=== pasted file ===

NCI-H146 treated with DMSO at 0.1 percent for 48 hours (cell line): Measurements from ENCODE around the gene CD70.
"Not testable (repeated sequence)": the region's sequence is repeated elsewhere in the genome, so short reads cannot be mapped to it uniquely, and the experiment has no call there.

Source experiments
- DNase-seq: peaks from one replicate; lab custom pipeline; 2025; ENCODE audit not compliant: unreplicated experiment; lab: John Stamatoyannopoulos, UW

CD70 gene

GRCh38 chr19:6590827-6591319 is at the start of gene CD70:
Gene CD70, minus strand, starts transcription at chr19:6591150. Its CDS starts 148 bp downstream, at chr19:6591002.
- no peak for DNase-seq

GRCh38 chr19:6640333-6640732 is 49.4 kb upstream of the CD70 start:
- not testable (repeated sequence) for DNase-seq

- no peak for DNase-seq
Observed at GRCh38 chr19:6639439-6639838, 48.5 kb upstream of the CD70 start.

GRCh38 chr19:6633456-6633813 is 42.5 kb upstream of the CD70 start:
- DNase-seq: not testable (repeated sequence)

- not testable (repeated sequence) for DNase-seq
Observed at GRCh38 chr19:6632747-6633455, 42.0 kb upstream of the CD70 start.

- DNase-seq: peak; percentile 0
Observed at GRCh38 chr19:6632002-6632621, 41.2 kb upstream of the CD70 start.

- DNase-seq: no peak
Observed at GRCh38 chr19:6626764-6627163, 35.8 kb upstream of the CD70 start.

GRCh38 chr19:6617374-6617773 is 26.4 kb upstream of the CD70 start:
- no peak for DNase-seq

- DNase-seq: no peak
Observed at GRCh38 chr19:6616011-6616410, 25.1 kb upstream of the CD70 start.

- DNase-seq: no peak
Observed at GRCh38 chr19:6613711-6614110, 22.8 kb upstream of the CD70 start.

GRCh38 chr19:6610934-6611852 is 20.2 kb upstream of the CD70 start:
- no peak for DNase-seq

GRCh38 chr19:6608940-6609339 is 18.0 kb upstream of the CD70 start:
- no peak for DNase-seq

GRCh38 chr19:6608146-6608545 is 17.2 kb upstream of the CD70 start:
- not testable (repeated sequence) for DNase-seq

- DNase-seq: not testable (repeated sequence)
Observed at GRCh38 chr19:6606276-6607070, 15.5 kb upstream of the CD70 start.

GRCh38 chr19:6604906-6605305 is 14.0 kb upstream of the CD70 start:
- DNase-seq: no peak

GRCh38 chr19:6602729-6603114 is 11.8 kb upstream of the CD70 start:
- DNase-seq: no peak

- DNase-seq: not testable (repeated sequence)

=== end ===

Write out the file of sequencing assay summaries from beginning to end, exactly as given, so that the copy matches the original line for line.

NCI-H146 treated with DMSO at 0.1 percent for 48 hours (cell line): Measurements from ENCODE around the gene CD70.
"Not testable (repeated sequence)": the region's sequence is repeated elsewhere in the genome, so short reads cannot be mapped to it uniquely, and the experiment has no call there.

Source experiments
- DNase-seq: peaks from one replicate; lab custom pipeline; 2025; ENCODE audit not compliant: unreplicated experiment; lab: John Stamatoyannopoulos, UW

CD70 gene

GRCh38 chr19:6590827-6591319 is at the start of gene CD70:
Gene CD70, minus strand, starts transcription at chr19:6591150. Its CDS starts 148 bp downstream, at chr19:6591002.
- no peak for DNase-seq

GRCh38 chr19:6640333-6640732 is 49.4 kb upstream of the CD70 start:
- not testable (repeated sequence) for DNase-seq

- no peak for DNase-seq
Observed at GRCh38 chr19:6639439-6639838, 48.5 kb upstream of the CD70 start.

GRCh38 chr19:6633456-6633813 is 42.5 kb upstream of the CD70 start:
- DNase-seq: not testable (repeated sequence)

- not testable (repeated sequence) for DNase-seq
Observed at GRCh38 chr19:6632747-6633455, 42.0 kb upstream of the CD70 start.

- DNase-seq: peak; percentile 0
Observed at GRCh38 chr19:6632002-6632621, 41.2 kb upstream of the CD70 start.

- DNase-seq: no peak
Observed at GRCh38 chr19:6626764-6627163, 35.8 kb upstream of the CD70 start.

GRCh38 chr19:6617374-6617773 is 26.4 kb upstream of the CD70 start:
- no peak for DNase-seq

- DNase-seq: no peak
Observed at GRCh38 chr19:6616011-6616410, 25.1 kb upstream of the CD70 start.

- DNase-seq: no peak
Observed at GRCh38 chr19:6613711-6614110, 22.8 kb upstream of the CD70 start.

GRCh38 chr19:6610934-6611852 is 20.2 kb upstream of the CD70 start:
- no peak for DNase-seq

GRCh38 chr19:6608940-6609339 is 18.0 kb upstream of the CD70 start:
- no peak for DNase-seq

GRCh38 chr19:6608146-6608545 is 17.2 kb upstream of the CD70 start:
- not testable (repeated sequence) for DNase-seq

- DNase-seq: not testable (repeated sequence)
Observed at GRCh38 chr19:6606276-6607070, 15.5 kb upstream of the CD70 start.

GRCh38 chr19:6604906-6605305 is 14.0 kb upstream of the CD70 start:
- DNase-seq: no peak

GRCh38 chr19:6602729-6603114 is 11.8 kb upstream of the CD70 start:
- DNase-seq: no peak

- DNase-seq: not testable (repeated sequence)